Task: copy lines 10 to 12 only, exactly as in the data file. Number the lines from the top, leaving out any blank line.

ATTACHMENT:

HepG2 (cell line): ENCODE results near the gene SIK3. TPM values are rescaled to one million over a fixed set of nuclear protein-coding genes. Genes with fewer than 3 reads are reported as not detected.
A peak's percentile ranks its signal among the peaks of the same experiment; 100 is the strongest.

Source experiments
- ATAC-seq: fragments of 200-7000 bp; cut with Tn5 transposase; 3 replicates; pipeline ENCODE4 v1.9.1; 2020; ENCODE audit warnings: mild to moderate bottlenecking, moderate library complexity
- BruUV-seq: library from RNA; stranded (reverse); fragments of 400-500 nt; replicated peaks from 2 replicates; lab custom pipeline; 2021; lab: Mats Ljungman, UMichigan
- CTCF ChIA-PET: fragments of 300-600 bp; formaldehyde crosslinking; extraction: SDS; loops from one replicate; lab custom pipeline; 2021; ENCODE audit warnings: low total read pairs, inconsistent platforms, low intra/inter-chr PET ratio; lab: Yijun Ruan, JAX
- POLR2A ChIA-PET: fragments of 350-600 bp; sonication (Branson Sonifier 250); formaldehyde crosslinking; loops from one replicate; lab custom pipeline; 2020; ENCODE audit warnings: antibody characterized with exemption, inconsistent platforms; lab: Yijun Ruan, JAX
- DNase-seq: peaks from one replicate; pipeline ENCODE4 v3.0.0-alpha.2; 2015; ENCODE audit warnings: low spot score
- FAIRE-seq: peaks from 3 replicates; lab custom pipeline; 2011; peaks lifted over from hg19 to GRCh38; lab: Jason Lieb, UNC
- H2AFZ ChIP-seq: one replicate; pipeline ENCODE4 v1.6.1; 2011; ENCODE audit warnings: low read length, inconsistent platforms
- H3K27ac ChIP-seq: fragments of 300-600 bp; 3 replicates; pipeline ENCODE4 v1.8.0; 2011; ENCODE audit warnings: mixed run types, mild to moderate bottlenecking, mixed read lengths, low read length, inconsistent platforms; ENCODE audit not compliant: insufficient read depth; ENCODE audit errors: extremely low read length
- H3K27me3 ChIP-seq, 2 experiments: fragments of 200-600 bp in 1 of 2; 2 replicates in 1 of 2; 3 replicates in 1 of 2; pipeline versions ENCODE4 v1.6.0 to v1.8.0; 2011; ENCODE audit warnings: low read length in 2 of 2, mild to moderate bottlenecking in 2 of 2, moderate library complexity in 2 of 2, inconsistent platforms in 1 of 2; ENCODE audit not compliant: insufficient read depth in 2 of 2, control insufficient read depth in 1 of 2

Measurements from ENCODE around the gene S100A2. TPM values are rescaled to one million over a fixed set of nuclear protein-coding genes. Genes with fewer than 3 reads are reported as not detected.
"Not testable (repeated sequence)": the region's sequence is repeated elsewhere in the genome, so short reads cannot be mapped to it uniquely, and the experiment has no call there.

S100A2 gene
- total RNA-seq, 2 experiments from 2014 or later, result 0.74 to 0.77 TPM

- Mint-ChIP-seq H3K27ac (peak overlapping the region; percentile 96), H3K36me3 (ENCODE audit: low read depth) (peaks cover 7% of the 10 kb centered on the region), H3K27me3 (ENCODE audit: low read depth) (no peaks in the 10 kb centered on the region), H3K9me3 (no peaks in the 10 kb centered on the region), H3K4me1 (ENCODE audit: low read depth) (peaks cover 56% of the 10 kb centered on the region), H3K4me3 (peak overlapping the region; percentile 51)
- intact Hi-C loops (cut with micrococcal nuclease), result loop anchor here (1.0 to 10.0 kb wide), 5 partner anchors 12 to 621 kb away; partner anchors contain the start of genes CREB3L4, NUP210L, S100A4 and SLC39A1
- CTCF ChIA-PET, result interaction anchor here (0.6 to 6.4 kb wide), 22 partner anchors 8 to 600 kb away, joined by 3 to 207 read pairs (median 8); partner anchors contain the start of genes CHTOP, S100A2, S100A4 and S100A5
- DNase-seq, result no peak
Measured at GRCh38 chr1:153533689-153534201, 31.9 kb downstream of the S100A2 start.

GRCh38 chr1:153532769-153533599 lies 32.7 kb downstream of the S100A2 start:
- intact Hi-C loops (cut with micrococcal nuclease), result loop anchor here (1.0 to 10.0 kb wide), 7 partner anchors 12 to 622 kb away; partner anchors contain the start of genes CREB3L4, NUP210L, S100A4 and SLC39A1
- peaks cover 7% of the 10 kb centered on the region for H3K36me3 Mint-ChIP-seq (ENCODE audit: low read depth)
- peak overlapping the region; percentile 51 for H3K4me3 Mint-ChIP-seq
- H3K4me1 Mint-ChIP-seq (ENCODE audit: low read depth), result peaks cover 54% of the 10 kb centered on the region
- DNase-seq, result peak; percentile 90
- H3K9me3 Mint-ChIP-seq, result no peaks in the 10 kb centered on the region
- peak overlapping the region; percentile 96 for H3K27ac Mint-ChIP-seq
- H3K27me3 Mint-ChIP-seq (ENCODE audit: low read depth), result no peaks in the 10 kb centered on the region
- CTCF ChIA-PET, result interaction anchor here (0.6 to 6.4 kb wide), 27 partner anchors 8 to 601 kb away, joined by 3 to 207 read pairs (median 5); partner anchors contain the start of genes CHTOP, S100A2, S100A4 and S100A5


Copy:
- H2AFZ ChIP-seq: one replicate; pipeline ENCODE4 v1.6.1; 2011; ENCODE audit warnings: low read length, inconsistent platforms
- H3K27ac ChIP-seq: fragments of 300-600 bp; 3 replicates; pipeline ENCODE4 v1.8.0; 2011; ENCODE audit warnings: mixed run types, mild to moderate bottlenecking, mixed read lengths, low read length, inconsistent platforms; ENCODE audit not compliant: insufficient read depth; ENCODE audit errors: extremely low read length
- H3K27me3 ChIP-seq, 2 experiments: fragments of 200-600 bp in 1 of 2; 2 replicates in 1 of 2; 3 replicates in 1 of 2; pipeline versions ENCODE4 v1.6.0 to v1.8.0; 2011; ENCODE audit warnings: low read length in 2 of 2, mild to moderate bottlenecking in 2 of 2, moderate library complexity in 2 of 2, inconsistent platforms in 1 of 2; ENCODE audit not compliant: insufficient read depth in 2 of 2, control insufficient read depth in 1 of 2